• "OMG UML Profile for Business Process Definition. Request For Proposal." Object Management Group (OMG). Draft September 30, 2002. OMG Document Reference: BEIDTF/2002-09-02. Letters of Intent due: April 14, 2003. Submissions due: May 12, 2003. "This RFP solicits submissions that specify a UML profile for business process definitions. These business process definitions may describe managed business processes that are enacted in controlled, recoverable environments, or they may describe collaboration processes that occur through the interaction of two or more business entities, or they may describe complex processes that involve both these types of processes. The specification developed in response to this RFP is expected to achieve the following: (1) Robust representation of business processes; (2) Support for leading business process modeling notations; (3) Business process models that are compatible with existing UML modeling elements; (4) Integration of process models for workflow management processes, automated business processes, and implicit processes performed by collaborating business entities; (5) Support for modeling business processes as components of complete system specifications to assure consistency and completeness of specifications; (6) Support for the specification of web services collaboration processes and the internal business processes with which they interact to perform system-to-system electronic business transactions." [source PostScript]
  • "Business Process Runtime Interfaces (BPRI) Platform Independent Model (PIM). Request For Proposal." OMG Document: bei/2002-06-08. "This RFP is soliciting specifications for a platform-independent model (PIM) of the runtime interfaces to business processes. Business processes include workflow management but address a broader range of applications, including processes supporting electronic commerce and web services. This RFP does not include models to specify business processes, but only interfaces to business processes when they are executed. A business process in this context is a set of activities coordinated and controlled by the execution of a business process definition. The activities may be performed by people, computer applications or other business processes that together accomplish a business objective. Progress and thus the current status of a business process is established by committed states reflecting the initiation and completion of activities and occurrence of other key events in the execution of the process."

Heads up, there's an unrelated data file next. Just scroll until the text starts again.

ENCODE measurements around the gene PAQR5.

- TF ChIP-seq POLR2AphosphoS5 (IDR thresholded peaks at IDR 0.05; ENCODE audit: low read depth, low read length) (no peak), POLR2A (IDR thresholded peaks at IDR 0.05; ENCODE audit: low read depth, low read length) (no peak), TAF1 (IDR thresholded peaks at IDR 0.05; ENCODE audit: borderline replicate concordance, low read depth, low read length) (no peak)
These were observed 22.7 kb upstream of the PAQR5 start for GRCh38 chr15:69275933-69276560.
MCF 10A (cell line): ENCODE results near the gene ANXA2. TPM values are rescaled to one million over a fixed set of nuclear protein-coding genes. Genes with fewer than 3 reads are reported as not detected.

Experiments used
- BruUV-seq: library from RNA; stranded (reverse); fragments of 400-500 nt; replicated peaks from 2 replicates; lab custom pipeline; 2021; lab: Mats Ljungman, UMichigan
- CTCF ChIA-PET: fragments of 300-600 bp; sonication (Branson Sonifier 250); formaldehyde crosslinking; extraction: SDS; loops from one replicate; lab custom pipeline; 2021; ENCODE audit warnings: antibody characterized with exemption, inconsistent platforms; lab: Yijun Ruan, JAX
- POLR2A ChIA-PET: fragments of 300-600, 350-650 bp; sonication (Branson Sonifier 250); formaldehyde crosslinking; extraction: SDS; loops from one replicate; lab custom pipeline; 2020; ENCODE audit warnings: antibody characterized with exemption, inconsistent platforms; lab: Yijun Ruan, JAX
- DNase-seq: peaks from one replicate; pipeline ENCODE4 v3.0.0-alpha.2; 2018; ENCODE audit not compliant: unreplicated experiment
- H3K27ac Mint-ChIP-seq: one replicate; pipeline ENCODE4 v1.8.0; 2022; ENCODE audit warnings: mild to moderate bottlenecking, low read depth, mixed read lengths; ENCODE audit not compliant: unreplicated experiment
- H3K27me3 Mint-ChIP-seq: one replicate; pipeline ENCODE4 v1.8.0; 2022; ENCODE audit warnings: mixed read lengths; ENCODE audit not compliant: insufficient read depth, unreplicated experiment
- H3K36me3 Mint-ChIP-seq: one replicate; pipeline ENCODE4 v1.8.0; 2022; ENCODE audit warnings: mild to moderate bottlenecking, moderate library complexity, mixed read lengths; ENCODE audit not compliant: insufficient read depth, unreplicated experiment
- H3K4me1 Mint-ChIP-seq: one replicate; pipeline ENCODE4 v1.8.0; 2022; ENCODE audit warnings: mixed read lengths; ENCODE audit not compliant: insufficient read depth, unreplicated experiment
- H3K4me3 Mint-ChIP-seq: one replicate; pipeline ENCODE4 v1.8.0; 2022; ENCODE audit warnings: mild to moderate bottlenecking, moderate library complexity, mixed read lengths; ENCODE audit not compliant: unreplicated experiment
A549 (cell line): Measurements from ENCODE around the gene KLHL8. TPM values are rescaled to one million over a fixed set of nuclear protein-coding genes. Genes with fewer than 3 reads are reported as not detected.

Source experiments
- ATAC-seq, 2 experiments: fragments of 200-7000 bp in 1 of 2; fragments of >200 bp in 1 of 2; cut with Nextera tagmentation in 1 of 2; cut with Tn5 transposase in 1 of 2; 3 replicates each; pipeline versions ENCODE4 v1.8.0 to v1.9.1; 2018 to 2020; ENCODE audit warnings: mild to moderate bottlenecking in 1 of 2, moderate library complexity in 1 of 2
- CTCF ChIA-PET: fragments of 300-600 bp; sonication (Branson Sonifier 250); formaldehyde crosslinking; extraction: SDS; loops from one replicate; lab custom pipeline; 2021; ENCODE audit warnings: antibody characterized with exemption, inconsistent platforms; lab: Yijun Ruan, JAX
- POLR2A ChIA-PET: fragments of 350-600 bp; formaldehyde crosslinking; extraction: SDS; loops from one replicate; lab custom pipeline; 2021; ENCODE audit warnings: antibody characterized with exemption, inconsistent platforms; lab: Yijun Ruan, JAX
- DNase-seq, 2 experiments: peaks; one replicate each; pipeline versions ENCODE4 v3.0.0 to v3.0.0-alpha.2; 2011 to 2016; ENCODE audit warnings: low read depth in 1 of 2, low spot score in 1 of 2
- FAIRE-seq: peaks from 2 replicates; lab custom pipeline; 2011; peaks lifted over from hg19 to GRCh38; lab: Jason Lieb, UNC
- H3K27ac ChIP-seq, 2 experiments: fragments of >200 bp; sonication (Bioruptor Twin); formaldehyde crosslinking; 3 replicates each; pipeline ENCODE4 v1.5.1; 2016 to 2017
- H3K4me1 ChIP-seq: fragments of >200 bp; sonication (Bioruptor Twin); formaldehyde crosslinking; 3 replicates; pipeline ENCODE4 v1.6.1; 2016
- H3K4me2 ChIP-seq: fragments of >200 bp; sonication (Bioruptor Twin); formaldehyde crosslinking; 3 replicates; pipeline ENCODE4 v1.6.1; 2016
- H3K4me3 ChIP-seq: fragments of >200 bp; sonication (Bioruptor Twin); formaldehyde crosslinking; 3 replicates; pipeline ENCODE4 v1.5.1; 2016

W3C Web Services Choreography Working Group

"The Web Services Choreography Working Group, part of the W3C Web Services Activity, is chartered to create the definition of a choreography, language(s) for describing a choreography, as well as the rules for composition of, and interaction among, such choreographed Web services. The language(s) should build upon the foundation of the Web Service Description Language 1.2 (WSDL 1.2).

Background: "Existing specifications for Web services describe the indivisible units of interactions. It has become clear that taking the next step in the development of Web services will require the ability to compose and describe the relationships between lower-level services. Although differing terminology is used in the industry, such as orchestration, collaboration, coordination, conversations, etc., the terms all share a common characteristic of describing linkages and usage patterns between Web services... Some observers predict that if no steps are taken to develop a choreography specification in a vendor-neutral forum, the Web services marketplace may be divided into a number of non-interoperable sub-networks. A vendor-neutral choreography specification which commands consensus and wide support, on the other hand, can make it much easier and cheaper to create composite Web services which integrate services from multiple vendors. Small and medium-sized enterprises will be able to create more complex and more useful Web services. This in turn will help the market grow much more vigorously than would be possible without a vendor-neutral specification for choreography. The problems posed by the lack of a widely adopted choreography specification, the current proliferation of overlapping work, and the time required to complete this effort merit the chartering a new W3C Working Group now. This Working Group should address the choreography space encompassed by the referenced documents. This Working Group should also coordinate with other Working Groups within the Web Service Activity, with the aim of developing an interoperable and open standard for Web service choreography..." [from the Charter]


Web Service Choreography Interface (WSCI)

On June 28, 2002 the WSCI proposal was submitted to W3C by BEA Systems,, Commerce One, Fujitsu Limited, Intalio, IONA, Oracle Corporation, SAP AG, SeeBeyond Technology Corporation, and Sun Microsystems. The submission asks that the W3C "form a new Working Group within the Web Services Activity to continue the evolution of this proposal. This Working Group (WG) would address Web service choreography and coordinate with other working groups within the Activity, such as the Web Services Description WG, with the aim of developing an interoperable and open standard for Web-based service choreography." WSCI is referenced in the W3C Web Services Choreography Working Group Charter.